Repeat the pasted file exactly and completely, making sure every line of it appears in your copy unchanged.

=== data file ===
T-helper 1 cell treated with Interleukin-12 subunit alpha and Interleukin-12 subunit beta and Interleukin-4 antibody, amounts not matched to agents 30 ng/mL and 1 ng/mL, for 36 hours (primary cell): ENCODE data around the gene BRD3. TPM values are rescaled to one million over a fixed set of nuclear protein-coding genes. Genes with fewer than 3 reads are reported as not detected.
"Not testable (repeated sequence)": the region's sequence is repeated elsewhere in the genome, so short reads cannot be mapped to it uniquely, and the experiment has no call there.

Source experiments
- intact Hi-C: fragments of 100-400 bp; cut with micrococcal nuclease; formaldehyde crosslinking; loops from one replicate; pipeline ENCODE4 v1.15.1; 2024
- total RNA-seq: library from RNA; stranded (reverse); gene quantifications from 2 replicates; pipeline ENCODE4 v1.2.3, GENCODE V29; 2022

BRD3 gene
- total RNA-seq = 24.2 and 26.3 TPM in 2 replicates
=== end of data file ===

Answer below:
T-helper 1 cell treated with Interleukin-12 subunit alpha and Interleukin-12 subunit beta and Interleukin-4 antibody, amounts not matched to agents 30 ng/mL and 1 ng/mL, for 36 hours (primary cell): ENCODE data around the gene BRD3. TPM values are rescaled to one million over a fixed set of nuclear protein-coding genes. Genes with fewer than 3 reads are reported as not detected.
"Not testable (repeated sequence)": the region's sequence is repeated elsewhere in the genome, so short reads cannot be mapped to it uniquely, and the experiment has no call there.

Source experiments
- intact Hi-C: fragments of 100-400 bp; cut with micrococcal nuclease; formaldehyde crosslinking; loops from one replicate; pipeline ENCODE4 v1.15.1; 2024
- total RNA-seq: library from RNA; stranded (reverse); gene quantifications from 2 replicates; pipeline ENCODE4 v1.2.3, GENCODE V29; 2022

BRD3 gene
- total RNA-seq = 24.2 and 26.3 TPM in 2 replicates